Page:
The broom cupboard

The other weekend is all a bit of a mystery to me from Friday morning onwards – at one point I thought I was in a storage closet except that among the clutter were a couple of beds. Oh this is where people go to die I thought before I drifted off.

Nearly a fortnight later I am lying down unable to get out of bed. It amazing how quickly you lose muscle tone and what difference fat legs make. I was weighed the other day and was almost 10kg heavier than normal. All liquid in my legs and elsewhere I think. This meant that I am very restricted on where I can put my legs etc. Then when I try to stand up I need the help of two physios or nurses and a frame or rotastand which I can hang on to to get from bed to chair or back. I shall have another go later but at least I’m not in the broom cupboard.

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Urology to oncology

I left you in the Urology ward waiting over the weekend for an ultrasound scan (KUB – kidneys, ureter and bladder). Saturday came and went with an extraordinary rugby match – England 31-0 up after 31 minutes, Scotland then leading 38-31 at full time and England nicking a draw in the dying seconds. Sunday I should have been having another TWOC (Trial WithOut Catheter) but this was postponed. Had my last meal at midnight in case I needed to go down for surgery after the ultrasound. Continue reading “Urology to oncology”

Another visit to A&E

If you confuse your TWOC and your TURP are you a twurp? When I wrote about my first ever stay in hospital (for a TURP) I was expecting to return a couple of weeks later for another TWOC. Things didn’t quite work out like that. It has become time to introduce you to some new words – acute pyelonephritis, hydroureter, hydronephrosis and pseudomonas – and I might even tell you what they mean. Continue reading “Another visit to A&E”

Misunderstandings

Misunderstandings

Some people just don’t understand. If you have a dog on a long  lead it can be ten foot in front of you or ten foot behind you or even ten foot to the side of you. Its limit is a circle with you at the centre.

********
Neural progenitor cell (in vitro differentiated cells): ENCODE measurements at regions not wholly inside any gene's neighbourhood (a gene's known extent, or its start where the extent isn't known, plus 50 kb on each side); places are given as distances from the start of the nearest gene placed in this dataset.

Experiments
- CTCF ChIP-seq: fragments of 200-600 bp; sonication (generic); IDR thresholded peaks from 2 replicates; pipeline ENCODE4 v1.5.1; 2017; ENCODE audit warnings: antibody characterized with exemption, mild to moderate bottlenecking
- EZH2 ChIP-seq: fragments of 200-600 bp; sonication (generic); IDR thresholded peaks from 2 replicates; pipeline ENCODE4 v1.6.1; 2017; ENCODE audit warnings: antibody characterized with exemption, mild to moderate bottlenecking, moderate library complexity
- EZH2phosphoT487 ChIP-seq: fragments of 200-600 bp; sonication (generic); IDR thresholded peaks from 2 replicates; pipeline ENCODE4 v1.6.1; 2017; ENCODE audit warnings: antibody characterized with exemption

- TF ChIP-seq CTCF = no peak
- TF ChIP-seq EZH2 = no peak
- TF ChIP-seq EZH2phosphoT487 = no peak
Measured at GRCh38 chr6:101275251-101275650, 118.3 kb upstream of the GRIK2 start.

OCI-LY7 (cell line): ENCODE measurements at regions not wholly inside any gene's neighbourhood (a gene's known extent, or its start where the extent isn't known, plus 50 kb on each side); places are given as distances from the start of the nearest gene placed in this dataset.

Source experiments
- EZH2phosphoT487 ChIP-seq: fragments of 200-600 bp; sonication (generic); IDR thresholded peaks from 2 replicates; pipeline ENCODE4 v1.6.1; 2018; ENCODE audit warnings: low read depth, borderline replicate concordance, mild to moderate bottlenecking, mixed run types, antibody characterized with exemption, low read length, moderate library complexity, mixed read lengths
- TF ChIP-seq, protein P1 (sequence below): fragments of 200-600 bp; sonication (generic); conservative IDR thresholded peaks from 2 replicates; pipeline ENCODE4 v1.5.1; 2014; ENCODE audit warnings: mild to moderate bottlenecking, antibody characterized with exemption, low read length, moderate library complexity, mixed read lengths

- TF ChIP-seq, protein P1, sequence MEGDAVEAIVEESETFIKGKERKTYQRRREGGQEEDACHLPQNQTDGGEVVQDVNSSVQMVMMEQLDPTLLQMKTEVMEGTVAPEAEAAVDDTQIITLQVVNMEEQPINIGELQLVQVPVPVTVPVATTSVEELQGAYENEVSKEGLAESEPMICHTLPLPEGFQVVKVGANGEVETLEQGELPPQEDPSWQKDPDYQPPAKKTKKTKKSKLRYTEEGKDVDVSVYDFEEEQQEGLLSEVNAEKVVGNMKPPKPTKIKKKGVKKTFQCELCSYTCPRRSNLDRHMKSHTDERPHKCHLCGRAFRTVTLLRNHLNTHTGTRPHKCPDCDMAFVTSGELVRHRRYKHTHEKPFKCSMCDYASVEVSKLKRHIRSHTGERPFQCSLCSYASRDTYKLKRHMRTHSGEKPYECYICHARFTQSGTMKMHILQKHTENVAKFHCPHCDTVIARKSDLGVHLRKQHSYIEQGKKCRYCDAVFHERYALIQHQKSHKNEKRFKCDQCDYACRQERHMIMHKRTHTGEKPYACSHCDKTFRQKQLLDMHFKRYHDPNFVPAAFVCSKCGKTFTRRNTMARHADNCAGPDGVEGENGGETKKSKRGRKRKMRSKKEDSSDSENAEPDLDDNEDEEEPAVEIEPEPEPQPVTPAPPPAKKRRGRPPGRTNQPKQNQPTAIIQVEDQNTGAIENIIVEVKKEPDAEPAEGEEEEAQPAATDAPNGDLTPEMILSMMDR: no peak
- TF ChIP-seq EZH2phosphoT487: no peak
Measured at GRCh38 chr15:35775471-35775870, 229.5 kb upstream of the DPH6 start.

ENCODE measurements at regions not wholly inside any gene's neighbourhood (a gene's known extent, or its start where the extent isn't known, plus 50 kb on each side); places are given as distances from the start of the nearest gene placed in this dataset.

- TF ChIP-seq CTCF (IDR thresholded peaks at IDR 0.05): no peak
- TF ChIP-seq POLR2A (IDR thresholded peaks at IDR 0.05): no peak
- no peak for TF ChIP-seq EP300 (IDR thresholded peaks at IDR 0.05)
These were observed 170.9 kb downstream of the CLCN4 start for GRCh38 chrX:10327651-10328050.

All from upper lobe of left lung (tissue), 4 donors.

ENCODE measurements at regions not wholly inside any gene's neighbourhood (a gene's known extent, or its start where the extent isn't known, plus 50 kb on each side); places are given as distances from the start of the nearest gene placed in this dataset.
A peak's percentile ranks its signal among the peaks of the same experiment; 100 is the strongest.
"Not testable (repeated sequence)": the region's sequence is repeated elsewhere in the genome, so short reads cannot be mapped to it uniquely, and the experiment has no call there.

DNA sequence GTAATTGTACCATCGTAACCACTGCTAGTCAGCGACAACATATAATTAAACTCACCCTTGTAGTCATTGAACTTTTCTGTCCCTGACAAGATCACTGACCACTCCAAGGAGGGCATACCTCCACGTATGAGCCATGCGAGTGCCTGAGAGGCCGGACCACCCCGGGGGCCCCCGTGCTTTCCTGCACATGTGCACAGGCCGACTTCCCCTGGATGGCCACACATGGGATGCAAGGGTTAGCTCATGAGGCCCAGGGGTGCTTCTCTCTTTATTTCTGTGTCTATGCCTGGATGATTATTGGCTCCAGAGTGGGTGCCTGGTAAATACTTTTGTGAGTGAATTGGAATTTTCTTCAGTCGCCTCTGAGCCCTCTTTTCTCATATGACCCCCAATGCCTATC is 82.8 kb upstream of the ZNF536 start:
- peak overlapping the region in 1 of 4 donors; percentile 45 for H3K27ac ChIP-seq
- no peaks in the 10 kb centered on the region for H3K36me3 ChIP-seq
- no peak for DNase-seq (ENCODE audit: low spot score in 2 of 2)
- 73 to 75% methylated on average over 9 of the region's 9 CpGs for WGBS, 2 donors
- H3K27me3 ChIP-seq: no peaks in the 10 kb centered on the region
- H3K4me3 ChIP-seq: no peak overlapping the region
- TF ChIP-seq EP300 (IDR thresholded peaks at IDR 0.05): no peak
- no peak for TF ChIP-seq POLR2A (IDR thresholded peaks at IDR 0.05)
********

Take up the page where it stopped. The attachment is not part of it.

I was out with our dog and a woman was walking along the road on the other side with a dog on an extendable lead. Now if you have any sense you lock it in its shortest position when you are walking along the road but I could see that the dog was some way in front of her and able to go to the full length of the lead. When it saw us it immediately ran across the road towards us. Fortunately there were no cars around otherwise it would have been a splatted dog (and probably a rather upset car driver)! The comment from the dog owner was “That is the trouble with these things” as if she had no ability to keep her dog on a short lead when on a road and had forgotten that she was responsible for her dog’s safety. My reaction was “Stupid person” (well actually “Stupid woman” but that is a phrase than can get you into trouble). Continue reading “Misunderstandings”

Is there a trend?

Blood Tests This month I had oncology and haematology appointments only a week apart so I thought it silly to go for two separate blood tests.  Off I went to the surgery with two blood test forms and found that the phlebotomist also had one form (from my GP) so she had the challenge of seeing how they differed and whether she could combine them and avoid taking too many gallons of my red stuff. After all, they all wanted a FBC, LFT and U&E (that’s a Full Blood Count, Liver Function Test and Urea and Electrolytes). In  addition Oncology, not surprisingly, wanted a PSA figure (I would be worried if they hadn’t asked for that)  and my GP wanted a couple of other things. Continue reading “Is there a trend?”

Better diagnosis?

In Faster diagnosis? I mentioned developments in MRI technology (which could also lead to better diagnosis). Scientists at Dundee University have been working on developments in ultrasound – a technique called shear wave elastography. This relies on the fact that cancerous tissue is stiffer than non-cancerous tissue. This can be detected on an ultrasound scan and so cancerous tissue can be pinpointed more accurately. The information obtained allows a better diagnosis which in turn leads to better treatment. In addition it should be cheaper than an MRI scan and so be more widely available. Continue reading “Better diagnosis?”

Faster diagnosis?

Ten years ago I was invited to give a talk at one of the monthly socials run by the Amersham & Chesham branch of the MS Society. Since then I have been asked back half a dozen times and fortunately I have found half a dozen other topics to talk about. Therefore when I spotted an Article by BBC reporter Caroline Wyatt titled How I’m feeling after my MS ‘body reboot’ I thought I would read it.

It is a well written (as you would expect) and thought provoking piece. Continue reading “Faster diagnosis?”